Iron, bronze, 2022
This iron and bronze sculpture maps the movement of the Camp Fire that destroyed the town of Paradise, California in November 2018. It’s a map of the fire perimeter, with the majority of the sculpture in rusted iron. The boundary of the town of Paradise is in polished bronze inlaid into the larger sculpture.
The height of the sculpture represents the time at which that area burned. The lowest parts represent where the fire started. You can trace the movement of the fire by following the sculpture from the low areas to the higher areas. The Camp Fire started near the middle of the fire footprint, just east of the town of Paradise, CA.
The Impact of the Camp Fire
The Camp Fire began November 8, 2018 and was fully contained on November 25, 2018. 85 people lost their lives. It destroyed over 18,000 structures, many of them in the town of Paradise, CA. This sculpture highlights the town of Paradise, however, it’s important to note that other towns, such as Concow, Magalia, and Butte Creek Canyon were also largely destroyed. It is the deadliest and most destructive wildfire in California’s history.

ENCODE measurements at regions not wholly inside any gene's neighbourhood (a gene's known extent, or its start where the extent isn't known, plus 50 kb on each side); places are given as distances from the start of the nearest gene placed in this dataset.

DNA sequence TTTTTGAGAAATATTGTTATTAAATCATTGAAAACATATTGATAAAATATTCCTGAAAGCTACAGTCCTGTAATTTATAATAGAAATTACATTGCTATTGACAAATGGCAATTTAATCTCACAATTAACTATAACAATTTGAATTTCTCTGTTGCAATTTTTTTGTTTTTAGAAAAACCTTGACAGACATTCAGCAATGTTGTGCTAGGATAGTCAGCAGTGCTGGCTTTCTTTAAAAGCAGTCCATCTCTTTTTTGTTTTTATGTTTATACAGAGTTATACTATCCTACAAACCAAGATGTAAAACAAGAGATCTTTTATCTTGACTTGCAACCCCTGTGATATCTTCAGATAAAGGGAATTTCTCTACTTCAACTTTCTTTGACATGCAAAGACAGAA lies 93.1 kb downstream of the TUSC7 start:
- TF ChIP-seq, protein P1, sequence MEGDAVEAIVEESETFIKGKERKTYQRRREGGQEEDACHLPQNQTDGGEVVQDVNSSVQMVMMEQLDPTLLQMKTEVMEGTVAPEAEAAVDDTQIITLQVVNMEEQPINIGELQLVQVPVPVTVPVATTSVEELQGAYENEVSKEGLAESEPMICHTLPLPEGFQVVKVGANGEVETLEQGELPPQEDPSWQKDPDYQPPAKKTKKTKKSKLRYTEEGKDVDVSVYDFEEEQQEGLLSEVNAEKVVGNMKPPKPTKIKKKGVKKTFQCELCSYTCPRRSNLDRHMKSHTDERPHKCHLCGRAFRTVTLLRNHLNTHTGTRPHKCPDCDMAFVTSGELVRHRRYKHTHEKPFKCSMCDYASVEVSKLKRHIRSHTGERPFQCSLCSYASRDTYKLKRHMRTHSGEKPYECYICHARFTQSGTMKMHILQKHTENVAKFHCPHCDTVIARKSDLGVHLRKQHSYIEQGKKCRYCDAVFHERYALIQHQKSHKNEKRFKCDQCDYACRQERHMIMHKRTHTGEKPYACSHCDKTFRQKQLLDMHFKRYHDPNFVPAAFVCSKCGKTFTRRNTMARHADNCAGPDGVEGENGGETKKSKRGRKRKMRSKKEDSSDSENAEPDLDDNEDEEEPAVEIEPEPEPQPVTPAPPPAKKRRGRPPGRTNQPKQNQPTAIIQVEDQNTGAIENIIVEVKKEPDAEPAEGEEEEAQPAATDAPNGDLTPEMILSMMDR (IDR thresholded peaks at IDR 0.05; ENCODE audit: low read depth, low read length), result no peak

The source data was downloaded from NASA FIRMS (Fire Information for Resource Management System). The dataset consists of points with timestamps indicating when burn activity was detected.
You can watch an animation of the fire progression to get a sense of how the fire spread and what the sculpture represents:
Or here’s another animated map of the same data, color coding the burned areas by day:
I wrote code that converted that raw point data into a 3D model. That model was 3D printed, then I made a mold of the printed sculpture and cast it to wax. Then I used the lost wax casting method to create the iron sculpture and the separate bronze section. Metal casting was done at the Crucible in Oakland, CA.